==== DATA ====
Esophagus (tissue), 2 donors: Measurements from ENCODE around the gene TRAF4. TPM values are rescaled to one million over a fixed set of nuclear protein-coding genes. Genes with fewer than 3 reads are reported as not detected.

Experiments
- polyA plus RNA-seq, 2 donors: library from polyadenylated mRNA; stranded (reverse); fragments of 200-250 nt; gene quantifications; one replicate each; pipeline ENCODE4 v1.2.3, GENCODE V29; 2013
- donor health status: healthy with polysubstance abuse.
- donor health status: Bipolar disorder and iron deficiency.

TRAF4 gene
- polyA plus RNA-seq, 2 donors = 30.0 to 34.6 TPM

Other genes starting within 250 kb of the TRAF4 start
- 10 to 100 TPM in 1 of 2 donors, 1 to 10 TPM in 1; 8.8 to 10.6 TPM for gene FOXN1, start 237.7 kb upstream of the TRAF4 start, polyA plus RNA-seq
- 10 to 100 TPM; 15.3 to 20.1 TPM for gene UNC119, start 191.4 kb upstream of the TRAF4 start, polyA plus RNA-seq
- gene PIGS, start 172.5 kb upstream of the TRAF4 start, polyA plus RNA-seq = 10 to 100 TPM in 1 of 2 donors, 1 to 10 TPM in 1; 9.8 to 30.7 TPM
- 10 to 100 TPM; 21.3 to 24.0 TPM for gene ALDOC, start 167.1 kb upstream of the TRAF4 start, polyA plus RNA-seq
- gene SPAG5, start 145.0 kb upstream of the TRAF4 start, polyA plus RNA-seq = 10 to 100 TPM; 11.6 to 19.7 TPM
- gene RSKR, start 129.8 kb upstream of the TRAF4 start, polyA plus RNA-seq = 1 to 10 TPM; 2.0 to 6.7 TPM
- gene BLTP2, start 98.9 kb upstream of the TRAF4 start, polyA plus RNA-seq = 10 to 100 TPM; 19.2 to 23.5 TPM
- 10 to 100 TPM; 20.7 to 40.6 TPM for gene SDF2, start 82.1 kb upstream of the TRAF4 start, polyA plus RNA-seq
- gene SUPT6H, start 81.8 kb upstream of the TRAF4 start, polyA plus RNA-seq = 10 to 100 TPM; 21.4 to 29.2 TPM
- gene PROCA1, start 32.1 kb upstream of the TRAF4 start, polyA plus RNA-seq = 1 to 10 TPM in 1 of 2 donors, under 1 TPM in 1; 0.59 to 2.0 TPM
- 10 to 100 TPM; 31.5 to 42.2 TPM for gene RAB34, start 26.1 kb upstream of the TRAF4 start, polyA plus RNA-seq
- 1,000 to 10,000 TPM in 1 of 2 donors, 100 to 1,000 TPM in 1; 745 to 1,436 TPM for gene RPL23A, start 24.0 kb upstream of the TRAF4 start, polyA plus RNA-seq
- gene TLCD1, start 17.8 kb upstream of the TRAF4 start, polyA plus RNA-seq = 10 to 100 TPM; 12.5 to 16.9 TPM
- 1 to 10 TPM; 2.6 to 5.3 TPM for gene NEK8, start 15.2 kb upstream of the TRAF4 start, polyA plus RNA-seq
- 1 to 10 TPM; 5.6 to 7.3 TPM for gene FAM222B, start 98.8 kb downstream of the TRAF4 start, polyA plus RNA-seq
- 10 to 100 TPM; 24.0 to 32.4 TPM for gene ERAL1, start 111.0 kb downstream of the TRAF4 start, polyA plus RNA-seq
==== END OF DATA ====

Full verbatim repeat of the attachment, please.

Esophagus (tissue), 2 donors: Measurements from ENCODE around the gene TRAF4. TPM values are rescaled to one million over a fixed set of nuclear protein-coding genes. Genes with fewer than 3 reads are reported as not detected.

Experiments
- polyA plus RNA-seq, 2 donors: library from polyadenylated mRNA; stranded (reverse); fragments of 200-250 nt; gene quantifications; one replicate each; pipeline ENCODE4 v1.2.3, GENCODE V29; 2013
- donor health status: healthy with polysubstance abuse.
- donor health status: Bipolar disorder and iron deficiency.

TRAF4 gene
- polyA plus RNA-seq, 2 donors = 30.0 to 34.6 TPM

Other genes starting within 250 kb of the TRAF4 start
- 10 to 100 TPM in 1 of 2 donors, 1 to 10 TPM in 1; 8.8 to 10.6 TPM for gene FOXN1, start 237.7 kb upstream of the TRAF4 start, polyA plus RNA-seq
- 10 to 100 TPM; 15.3 to 20.1 TPM for gene UNC119, start 191.4 kb upstream of the TRAF4 start, polyA plus RNA-seq
- gene PIGS, start 172.5 kb upstream of the TRAF4 start, polyA plus RNA-seq = 10 to 100 TPM in 1 of 2 donors, 1 to 10 TPM in 1; 9.8 to 30.7 TPM
- 10 to 100 TPM; 21.3 to 24.0 TPM for gene ALDOC, start 167.1 kb upstream of the TRAF4 start, polyA plus RNA-seq
- gene SPAG5, start 145.0 kb upstream of the TRAF4 start, polyA plus RNA-seq = 10 to 100 TPM; 11.6 to 19.7 TPM
- gene RSKR, start 129.8 kb upstream of the TRAF4 start, polyA plus RNA-seq = 1 to 10 TPM; 2.0 to 6.7 TPM
- gene BLTP2, start 98.9 kb upstream of the TRAF4 start, polyA plus RNA-seq = 10 to 100 TPM; 19.2 to 23.5 TPM
- 10 to 100 TPM; 20.7 to 40.6 TPM for gene SDF2, start 82.1 kb upstream of the TRAF4 start, polyA plus RNA-seq
- gene SUPT6H, start 81.8 kb upstream of the TRAF4 start, polyA plus RNA-seq = 10 to 100 TPM; 21.4 to 29.2 TPM
- gene PROCA1, start 32.1 kb upstream of the TRAF4 start, polyA plus RNA-seq = 1 to 10 TPM in 1 of 2 donors, under 1 TPM in 1; 0.59 to 2.0 TPM
- 10 to 100 TPM; 31.5 to 42.2 TPM for gene RAB34, start 26.1 kb upstream of the TRAF4 start, polyA plus RNA-seq
- 1,000 to 10,000 TPM in 1 of 2 donors, 100 to 1,000 TPM in 1; 745 to 1,436 TPM for gene RPL23A, start 24.0 kb upstream of the TRAF4 start, polyA plus RNA-seq
- gene TLCD1, start 17.8 kb upstream of the TRAF4 start, polyA plus RNA-seq = 10 to 100 TPM; 12.5 to 16.9 TPM
- 1 to 10 TPM; 2.6 to 5.3 TPM for gene NEK8, start 15.2 kb upstream of the TRAF4 start, polyA plus RNA-seq
- 1 to 10 TPM; 5.6 to 7.3 TPM for gene FAM222B, start 98.8 kb downstream of the TRAF4 start, polyA plus RNA-seq
- 10 to 100 TPM; 24.0 to 32.4 TPM for gene ERAL1, start 111.0 kb downstream of the TRAF4 start, polyA plus RNA-seq